The English Patient

by

Michael Ondaatje

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Kip’s Brother Character Analysis

According to Indian tradition, Kip’s older brother is supposed to join the army, but he adamantly refuses to agree to anything that gives the English power over him. Kip’s brother is thrown into prison for his resistance, and he begs Kip not to trust the Europeans. He claims that Kip will someday open his eyes to the oppression of Asia by the Western world, and Kip indeed understand this after atomic bombs are dropped on Hiroshima and Nagasaki during World War II.

Kip’s Brother Quotes in The English Patient

The The English Patient quotes below are all either spoken by Kip’s Brother or refer to Kip’s Brother. For each quote, you can also see the other characters and themes related to it (each theme is indicated by its own dot and icon, like this one:
Love Theme Icon
). Note: all page numbers and citation info for the quotes below refer to the Vintage edition of The English Patient published in 1993.
Chapter X Quotes

I grew up with traditions from my country, but later, more often, from your country. Your fragile white island that with customs and manners and books and prefects and reason somehow converted the rest of the world. You stood for precise behaviour. I knew if I lifted a teacup with the wrong finger I’d be banished. If I tied the wrong kind of knot in a tie I was out. Was it just ships that gave you such power? Was it, as my brother said, because you had the histories and printing presses?

Page Number: 283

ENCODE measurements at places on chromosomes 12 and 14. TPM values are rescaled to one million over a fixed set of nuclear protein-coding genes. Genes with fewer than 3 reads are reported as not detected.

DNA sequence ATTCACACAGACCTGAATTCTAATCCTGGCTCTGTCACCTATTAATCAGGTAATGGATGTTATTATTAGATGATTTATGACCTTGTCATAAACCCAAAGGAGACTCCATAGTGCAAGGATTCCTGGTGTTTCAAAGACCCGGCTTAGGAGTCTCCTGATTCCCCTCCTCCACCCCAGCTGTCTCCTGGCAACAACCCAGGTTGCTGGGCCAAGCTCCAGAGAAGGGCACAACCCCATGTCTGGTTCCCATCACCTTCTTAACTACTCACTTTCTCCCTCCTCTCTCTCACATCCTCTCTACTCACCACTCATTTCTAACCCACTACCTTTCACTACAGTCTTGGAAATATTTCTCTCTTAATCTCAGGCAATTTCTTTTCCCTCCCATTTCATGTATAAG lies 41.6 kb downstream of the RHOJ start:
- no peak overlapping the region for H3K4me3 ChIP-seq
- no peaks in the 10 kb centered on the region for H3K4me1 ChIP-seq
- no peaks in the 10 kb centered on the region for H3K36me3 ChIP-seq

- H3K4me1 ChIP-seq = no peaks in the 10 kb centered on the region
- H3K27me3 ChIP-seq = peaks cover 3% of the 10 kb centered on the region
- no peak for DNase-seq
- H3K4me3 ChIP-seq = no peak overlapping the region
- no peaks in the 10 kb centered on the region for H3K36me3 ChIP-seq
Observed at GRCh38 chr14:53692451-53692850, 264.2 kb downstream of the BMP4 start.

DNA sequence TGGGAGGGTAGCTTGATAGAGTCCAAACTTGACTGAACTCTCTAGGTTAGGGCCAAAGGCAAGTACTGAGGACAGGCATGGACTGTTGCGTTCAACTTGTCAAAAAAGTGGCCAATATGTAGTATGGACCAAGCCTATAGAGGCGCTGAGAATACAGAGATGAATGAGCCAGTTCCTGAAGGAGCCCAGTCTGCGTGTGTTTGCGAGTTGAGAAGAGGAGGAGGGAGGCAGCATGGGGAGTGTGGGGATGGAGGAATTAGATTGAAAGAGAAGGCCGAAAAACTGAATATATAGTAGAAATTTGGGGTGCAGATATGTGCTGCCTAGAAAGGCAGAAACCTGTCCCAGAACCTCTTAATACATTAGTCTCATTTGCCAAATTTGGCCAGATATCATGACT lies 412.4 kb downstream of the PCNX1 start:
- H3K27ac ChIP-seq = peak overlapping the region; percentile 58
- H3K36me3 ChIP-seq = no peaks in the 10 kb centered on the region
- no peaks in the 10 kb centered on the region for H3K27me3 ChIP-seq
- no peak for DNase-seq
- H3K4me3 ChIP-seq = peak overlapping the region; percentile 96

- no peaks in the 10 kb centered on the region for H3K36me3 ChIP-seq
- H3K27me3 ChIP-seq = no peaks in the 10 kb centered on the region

Explanation and Analysis:

My brother told me. Never turn your back on Europe. The deal makers. The contract makers. The map drawers. Never trust Europeans, he said. Never shake hands with them. But we, oh, we were easily impressed— by speeches and medals and your ceremonies. What have I been doing these last few years? Cutting away, defusing, limbs of evil. For what? For this to happen?

Related Symbols: Bombs
Page Number: 284-5
Explanation and Analysis:
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Kip’s Brother Character Timeline in The English Patient

The timeline below shows where the character Kip’s Brother appears in The English Patient. The colored dots and icons indicate which themes are associated with that appearance.
Chapter VII. In Situ
War and Nationality Theme Icon
British Colonialism and Racism Theme Icon
...his family, it was always expected that Kip would become a doctor and his older brother would join the army, but the war changed all that. Kip joined a Sikh regiment... (full context)
War and Nationality Theme Icon
British Colonialism and Racism Theme Icon
Kip tells Hana about his older brother, who refused to fight in the war. “He refused to agree to any situation where... (full context)
Chapter VIII. The Holy Forest
War and Nationality Theme Icon
British Colonialism and Racism Theme Icon
As Kip’s hair dries, he again tells Hana about his brother, who refused to fight with the British. Kip’s brother said that Kip will one day... (full context)
Chapter X. August
War and Nationality Theme Icon
British Colonialism and Racism Theme Icon
Kip says that his brother told him not to trust Europeans. They are the “deal makers,” the “contract makers,” the... (full context)